JNJ-64619178 inhibits EWSR1-ATF1-mediated gene transcription and CCSST tumor growth in vivo

      The results presented above strongly suggest that JNJ-64619178 may represent a novel therapeutic agent for the deadly CCSST. We first examined if JNJ-64619178 could downregulate the expression of endogenous EWSR1-ATF1’s target gene in SU-CCS-1 cells. When the cells were treated with JNJ-64619178, we observed that JNJ-64619178 dose-dependently inhibited transcription of c-Fos (Fig. 5A). JNJ-64619178 treatment in DTC-1 cells caused a similar decrease in the mRNA level of c-Fos (Fig. 5B). Decreased transcription of c-Fos by JNJ-64619178 in SU-CCS-1 and DTC-1 cells led to a decrease of c-Fos protein abundance (Fig. 5C). Taken together, these results showed that JNJ-64619178 potently inhibited EWSR1-ATF1-mediated gene transcription in CCSST cells, leading to impaired CCSST cell growth.
      Figure thumbnail gr5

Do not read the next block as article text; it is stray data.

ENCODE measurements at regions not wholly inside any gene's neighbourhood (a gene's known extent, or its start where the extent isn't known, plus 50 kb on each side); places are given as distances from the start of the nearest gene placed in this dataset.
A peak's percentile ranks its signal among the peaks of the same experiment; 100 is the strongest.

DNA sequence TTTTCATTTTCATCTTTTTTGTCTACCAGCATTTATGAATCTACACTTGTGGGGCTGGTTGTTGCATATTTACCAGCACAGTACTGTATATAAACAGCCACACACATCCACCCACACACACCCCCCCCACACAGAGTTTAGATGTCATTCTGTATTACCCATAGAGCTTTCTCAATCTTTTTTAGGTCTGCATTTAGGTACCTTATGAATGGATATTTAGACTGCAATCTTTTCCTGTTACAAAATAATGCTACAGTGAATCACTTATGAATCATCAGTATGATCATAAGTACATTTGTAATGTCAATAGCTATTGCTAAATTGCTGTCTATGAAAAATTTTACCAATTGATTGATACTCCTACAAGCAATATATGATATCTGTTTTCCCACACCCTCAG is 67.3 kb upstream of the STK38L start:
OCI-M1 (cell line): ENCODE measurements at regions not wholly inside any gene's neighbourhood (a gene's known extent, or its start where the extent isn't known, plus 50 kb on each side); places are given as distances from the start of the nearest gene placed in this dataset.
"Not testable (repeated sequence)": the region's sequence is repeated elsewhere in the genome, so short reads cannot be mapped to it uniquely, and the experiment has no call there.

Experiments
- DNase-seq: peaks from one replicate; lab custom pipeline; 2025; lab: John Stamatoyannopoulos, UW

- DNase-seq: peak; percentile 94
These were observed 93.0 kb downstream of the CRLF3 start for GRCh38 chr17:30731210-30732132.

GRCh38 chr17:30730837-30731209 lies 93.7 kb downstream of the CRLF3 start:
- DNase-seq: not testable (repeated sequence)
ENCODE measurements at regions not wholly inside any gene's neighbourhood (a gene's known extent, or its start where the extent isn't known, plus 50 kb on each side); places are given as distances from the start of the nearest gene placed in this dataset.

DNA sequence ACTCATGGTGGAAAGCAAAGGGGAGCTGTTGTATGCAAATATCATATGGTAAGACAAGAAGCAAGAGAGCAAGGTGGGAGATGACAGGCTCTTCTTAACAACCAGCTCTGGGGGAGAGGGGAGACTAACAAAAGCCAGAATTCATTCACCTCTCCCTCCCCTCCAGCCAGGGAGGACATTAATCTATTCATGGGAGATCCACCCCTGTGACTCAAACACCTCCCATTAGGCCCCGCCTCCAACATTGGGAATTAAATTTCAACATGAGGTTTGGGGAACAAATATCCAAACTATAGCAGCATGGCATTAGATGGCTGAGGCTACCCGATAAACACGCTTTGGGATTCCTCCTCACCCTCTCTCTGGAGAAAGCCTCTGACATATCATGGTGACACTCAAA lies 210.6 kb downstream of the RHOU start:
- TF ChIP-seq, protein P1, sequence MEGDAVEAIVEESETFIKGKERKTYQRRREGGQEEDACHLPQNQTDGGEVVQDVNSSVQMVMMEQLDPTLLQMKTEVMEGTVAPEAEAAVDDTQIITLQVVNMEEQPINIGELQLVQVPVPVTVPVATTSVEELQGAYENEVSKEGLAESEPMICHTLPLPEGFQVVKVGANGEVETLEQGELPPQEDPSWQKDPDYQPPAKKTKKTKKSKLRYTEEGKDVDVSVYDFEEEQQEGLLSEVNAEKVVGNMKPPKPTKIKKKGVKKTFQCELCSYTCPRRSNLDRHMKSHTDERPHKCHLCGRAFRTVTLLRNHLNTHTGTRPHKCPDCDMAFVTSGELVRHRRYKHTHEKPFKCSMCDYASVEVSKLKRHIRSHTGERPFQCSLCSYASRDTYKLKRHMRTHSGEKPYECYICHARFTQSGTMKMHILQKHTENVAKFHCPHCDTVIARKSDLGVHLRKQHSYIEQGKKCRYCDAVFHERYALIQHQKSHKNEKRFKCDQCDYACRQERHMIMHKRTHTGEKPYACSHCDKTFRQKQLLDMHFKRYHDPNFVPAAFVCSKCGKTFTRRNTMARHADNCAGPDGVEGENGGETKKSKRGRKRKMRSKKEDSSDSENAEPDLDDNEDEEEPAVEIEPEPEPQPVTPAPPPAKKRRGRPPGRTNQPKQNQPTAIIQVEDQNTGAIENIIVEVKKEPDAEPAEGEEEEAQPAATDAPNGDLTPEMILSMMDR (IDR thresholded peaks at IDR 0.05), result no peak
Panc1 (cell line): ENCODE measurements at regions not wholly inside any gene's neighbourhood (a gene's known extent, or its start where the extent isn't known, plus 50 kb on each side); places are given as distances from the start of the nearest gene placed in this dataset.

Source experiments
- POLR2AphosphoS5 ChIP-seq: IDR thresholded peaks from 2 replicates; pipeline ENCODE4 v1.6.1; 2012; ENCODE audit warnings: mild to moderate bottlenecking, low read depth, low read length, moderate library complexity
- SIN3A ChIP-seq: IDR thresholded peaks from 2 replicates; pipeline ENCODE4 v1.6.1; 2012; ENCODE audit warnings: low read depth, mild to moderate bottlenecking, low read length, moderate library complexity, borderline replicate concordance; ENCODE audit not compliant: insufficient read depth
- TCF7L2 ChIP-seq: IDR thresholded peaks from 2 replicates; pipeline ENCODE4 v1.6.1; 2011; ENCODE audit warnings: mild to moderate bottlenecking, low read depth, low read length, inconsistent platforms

Figure 5JNJ-64619178 inhibited EWSR1-ATF1-mediated gene transcription and displayed anti-CCSST activity in vitro and in vivo. A, JNJ-64619178 inhibited c-Fos transcription in SU-CCS-1 cells. The cells were treated with different concentrations of JNJ-64619178 for 24 h. Then, the total RNA was isolated and converted into cDNA. The relative c-Fos transcript level was quantified by qRT-PCR using 18S as a reference gene. B, JNJ-64619178 decreased c-Fos mRNA level in DTC-1 cells. The cells were treated with JNJ-64619178 for 12 h. Then, the total RNA was isolated and the relative c-Fos mRNA level was analyzed by qRT-PCR using 18S as the reference gene. C, JNJ-64619178 decreased c-Fos protein level in SU-CCS-1 and DTC-1 cells. The cells were treated with different concentrations of JNJ-64619178 for 24 h. Then, the whole-cell lysates were prepared for Western blot analyses using indicated antibodies. D, JNJ-64619178 efficaciously inhibited SU-CCS-1 tumor growth in vivo. SU-CCS-1 cells were implanted subcutaneously in athymic nude mice (male:female = 1:1). When the tumor sizes reached an average of ∼100 mm3, the mice were randomized to be treated with either vehicle or JNJ-64619178 at 10 mg/kg (QDX5 weeks). The tumor volume was measured every 2 to 3 days. E, waterfall plot of the tumor volume change at the end of treatment in (D). F, JNJ-64619178 treatment in mice did not change the body weights. The body weights of the treated mice in (D) were measured every 2 to 3 days ∗ p < 0.05.